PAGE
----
Artwork > this land is unstable and so are the maps

this land is unstable and so are the maps looks at the border wound we’ve created as well as the resilient patterns that could be built upon to heal it.

this land combines maps and statistical graphics on issues intersecting the Mexico-U.S. Border, including human asylum-seeking, migration, and death; plant and animal migration patterns; economic, trade, and workforce relationships; cartograms drawn from personal experience of migratory landmarks along the border; and historical maps illustrating the wandering migrations of the border line itself through war, treaty, and purchase.

The piece focuses in particular on the Madrean Sky Islands ecoregion, a singular system of alternating grassland seas and montane islands which happens to lie on both sides of the Mexico-U.S. Border. Within the outlines of the Madrean Archipelago, we can see the many tensions and movements of the border region being played out. The border is an invisible line drawn across this region, now made visible, physical, and violent.

The border crossed these islands, and now the landscape itself is crossed with patterns of halted movement, fear, and confusion. At the same time as these dangerous and desperate dynamics play out, the sky island region is still united. Monarchs, javelina, and a few jaguar migrate across it, the same skies, winds, and rains stretch across the archipelago, and the people that have inhabited these lands for centuries find ways to exist within a divided landscape.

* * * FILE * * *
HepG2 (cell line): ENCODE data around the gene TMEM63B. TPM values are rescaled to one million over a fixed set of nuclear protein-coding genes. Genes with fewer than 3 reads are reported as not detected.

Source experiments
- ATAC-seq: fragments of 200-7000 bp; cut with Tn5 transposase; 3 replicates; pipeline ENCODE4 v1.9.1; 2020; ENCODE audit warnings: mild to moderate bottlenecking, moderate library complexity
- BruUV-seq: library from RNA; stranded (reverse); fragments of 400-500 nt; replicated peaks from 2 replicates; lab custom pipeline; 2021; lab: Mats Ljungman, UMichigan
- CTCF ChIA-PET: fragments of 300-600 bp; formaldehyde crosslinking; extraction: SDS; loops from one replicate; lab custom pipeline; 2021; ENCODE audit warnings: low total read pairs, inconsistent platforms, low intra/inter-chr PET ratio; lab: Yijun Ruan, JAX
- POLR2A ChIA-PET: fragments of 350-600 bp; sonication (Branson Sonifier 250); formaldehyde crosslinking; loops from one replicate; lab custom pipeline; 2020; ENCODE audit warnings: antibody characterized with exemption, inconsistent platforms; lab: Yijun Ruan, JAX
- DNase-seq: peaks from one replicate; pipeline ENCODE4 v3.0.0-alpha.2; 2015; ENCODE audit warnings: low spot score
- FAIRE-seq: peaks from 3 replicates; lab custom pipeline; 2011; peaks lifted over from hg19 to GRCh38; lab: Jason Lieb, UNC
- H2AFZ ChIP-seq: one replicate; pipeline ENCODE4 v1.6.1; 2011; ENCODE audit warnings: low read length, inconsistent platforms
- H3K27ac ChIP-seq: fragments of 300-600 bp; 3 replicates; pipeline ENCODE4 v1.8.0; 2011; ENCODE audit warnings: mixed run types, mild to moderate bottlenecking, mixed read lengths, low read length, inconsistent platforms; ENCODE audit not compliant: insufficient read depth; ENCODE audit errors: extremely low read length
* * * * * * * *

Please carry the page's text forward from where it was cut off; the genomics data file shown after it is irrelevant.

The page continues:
Together, these maps, images, and statistics illustrate the instability of our cultural understandings of the borderlands and the potential for healthier patterns to begin to replace older wounds - given attention, time, resources, hope, and faith.

Bats Without Borders Agavevanza, October 2018. Cady Hall, Patagonia, AZ.
Thank You, I Love You, I'm Sorry, December 2018. John Sommers Gallery, University of New Mexico, Albuquerque NM.

Artists: nicholas b. jacobsen, Erin Gould, Perin McNelis, Paco Cantu, Jessica Zeglin

With support from the Land Arts of the American West program and the Borderlands Restoration Network.